Alissa Fong

MA, Stanford University
Teaching in the San Francisco Bay Area

Alissa is currently a teacher in the San Francisco Bay Area and Brightstorm users love her clear, concise explanations of tough concepts

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Solving Multi-step Equations - Problem 2

Alissa Fong
Alissa Fong

MA, Stanford University
Teaching in the San Francisco Bay Area

Alissa is currently a teacher in the San Francisco Bay Area and Brightstorm users love her clear, concise explanations of tough concepts

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In multi-step equations, start by simplifying both sides of the equations, as needed. This means to get rid of any parenthesis by distributing, combine any like terms, and so forth. When using the distributive property, it is important to distribute the sign of the number as well. After distributing, combine like terms. Once the equation has been simplified, use inverse operations to solve for the unknown variable. Remember that solving an equation and finding the value of the variable requires "undoing" what has been done to the variable. Since an equation is two expressions that are equal to each other, this means that what is done to one side of the equation has to be done to the other side as well so that the equation stays balanced. In a multi-step equation, work in the reverse order of PEMDAS.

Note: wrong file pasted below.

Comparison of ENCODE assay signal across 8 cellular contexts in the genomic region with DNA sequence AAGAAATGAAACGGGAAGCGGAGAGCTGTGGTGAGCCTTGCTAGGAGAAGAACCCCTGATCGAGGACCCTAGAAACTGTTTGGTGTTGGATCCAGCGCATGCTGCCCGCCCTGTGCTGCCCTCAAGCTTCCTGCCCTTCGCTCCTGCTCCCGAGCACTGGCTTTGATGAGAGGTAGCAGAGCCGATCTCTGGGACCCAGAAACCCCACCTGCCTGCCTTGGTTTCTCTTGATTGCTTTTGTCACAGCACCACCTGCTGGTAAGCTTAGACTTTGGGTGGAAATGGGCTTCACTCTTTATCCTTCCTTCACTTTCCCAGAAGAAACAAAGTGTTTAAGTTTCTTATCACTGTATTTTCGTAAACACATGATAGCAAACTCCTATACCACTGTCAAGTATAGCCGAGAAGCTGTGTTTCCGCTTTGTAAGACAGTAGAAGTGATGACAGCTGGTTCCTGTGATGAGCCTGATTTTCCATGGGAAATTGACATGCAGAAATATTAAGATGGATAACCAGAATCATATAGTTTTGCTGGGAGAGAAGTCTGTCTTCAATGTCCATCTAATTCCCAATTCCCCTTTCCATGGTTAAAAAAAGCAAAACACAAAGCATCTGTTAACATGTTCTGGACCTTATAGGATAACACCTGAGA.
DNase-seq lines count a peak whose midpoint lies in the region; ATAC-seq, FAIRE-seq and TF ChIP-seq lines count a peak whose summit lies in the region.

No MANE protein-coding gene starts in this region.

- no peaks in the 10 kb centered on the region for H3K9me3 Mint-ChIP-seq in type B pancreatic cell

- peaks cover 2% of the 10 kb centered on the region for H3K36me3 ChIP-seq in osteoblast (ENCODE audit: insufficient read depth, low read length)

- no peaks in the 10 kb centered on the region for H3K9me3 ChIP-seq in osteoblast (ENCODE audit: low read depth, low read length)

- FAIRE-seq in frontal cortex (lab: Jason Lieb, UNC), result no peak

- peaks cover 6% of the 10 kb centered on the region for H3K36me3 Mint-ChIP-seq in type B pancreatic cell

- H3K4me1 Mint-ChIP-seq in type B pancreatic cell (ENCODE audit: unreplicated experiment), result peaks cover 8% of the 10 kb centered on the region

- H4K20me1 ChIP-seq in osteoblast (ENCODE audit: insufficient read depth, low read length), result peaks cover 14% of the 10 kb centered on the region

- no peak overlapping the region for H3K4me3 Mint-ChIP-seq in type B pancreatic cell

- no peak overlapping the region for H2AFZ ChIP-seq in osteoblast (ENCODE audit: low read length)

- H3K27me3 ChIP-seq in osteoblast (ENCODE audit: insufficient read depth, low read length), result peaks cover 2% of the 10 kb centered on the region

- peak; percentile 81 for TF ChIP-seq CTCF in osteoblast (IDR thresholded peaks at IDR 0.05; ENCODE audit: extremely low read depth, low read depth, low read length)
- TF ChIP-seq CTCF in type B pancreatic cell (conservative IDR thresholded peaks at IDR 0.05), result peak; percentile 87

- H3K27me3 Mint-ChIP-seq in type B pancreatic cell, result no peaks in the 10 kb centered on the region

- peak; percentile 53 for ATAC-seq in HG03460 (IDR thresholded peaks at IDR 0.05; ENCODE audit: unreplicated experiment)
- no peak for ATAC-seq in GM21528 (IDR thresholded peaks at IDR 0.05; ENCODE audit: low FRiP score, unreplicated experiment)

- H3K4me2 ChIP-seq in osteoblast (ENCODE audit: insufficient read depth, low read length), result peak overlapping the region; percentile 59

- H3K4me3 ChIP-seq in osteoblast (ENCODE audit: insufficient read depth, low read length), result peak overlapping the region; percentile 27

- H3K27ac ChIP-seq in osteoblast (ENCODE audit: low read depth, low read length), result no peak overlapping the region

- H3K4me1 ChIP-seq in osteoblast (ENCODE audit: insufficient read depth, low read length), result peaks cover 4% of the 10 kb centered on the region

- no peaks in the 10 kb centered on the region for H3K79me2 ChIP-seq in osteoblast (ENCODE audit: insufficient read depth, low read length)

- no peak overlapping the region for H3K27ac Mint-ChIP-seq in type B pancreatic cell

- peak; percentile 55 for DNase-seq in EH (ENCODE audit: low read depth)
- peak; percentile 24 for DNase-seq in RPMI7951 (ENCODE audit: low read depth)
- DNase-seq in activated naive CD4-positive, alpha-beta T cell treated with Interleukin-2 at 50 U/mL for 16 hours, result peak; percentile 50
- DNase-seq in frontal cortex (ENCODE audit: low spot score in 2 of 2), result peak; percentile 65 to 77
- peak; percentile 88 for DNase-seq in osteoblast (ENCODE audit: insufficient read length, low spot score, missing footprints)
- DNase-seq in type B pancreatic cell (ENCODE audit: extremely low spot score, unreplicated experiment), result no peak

This is the kind of problem that I know is going to involve multiple steps because there's lots of things that are going on with x. Not only that but there's two x chunks so I know I'm going to have to add those together or combine like terms at some point. First thing I'm going to do is distribute this 3 so that I'll have 5x plus 3x and then 3 times -4 is -12. Be really careful with that negative sign. No I'm ready to combine like terms where I'm going to add 5x plus 3x together that's 8x.

Now I'm done simplifying the left side. Everything I've done so far is just trying to simplify that piece only. Everything I've done is like just trying to get the Xs together, get my regular constant numbers together, it's all just simplifying.

Now I'm ready to solve the equation and the way I know is because I have only one x term and only one regular number or constant term on the left side. There's no more combining like terms to do. So to solve I'm going to do the same thing to both sides of the equation, 8x is equal to 28. Last but not least I don't want what 8x is, I want what regular old x is. That's how I know I need to do the opposite of multiplying which is to divide both sides by 8, so I'll have x is equal 28/8. If you want to reduce that fraction which is the most proper form for Math answers, you would have to go through and divide 28/8 by the same number.

So let's see, what goes into 8 and 28? 4 I think is the biggest number so if I divide the top and bottom by 4, I'll have x is equal to 7/2 or you could write that as 3 ½, either way is fine.

Again the most important thing to keep in mind is the difference between simplifying one side of the equation which is all this distributing, combining like terms business, before you come into solving and that's where you do the same thing to both sides.

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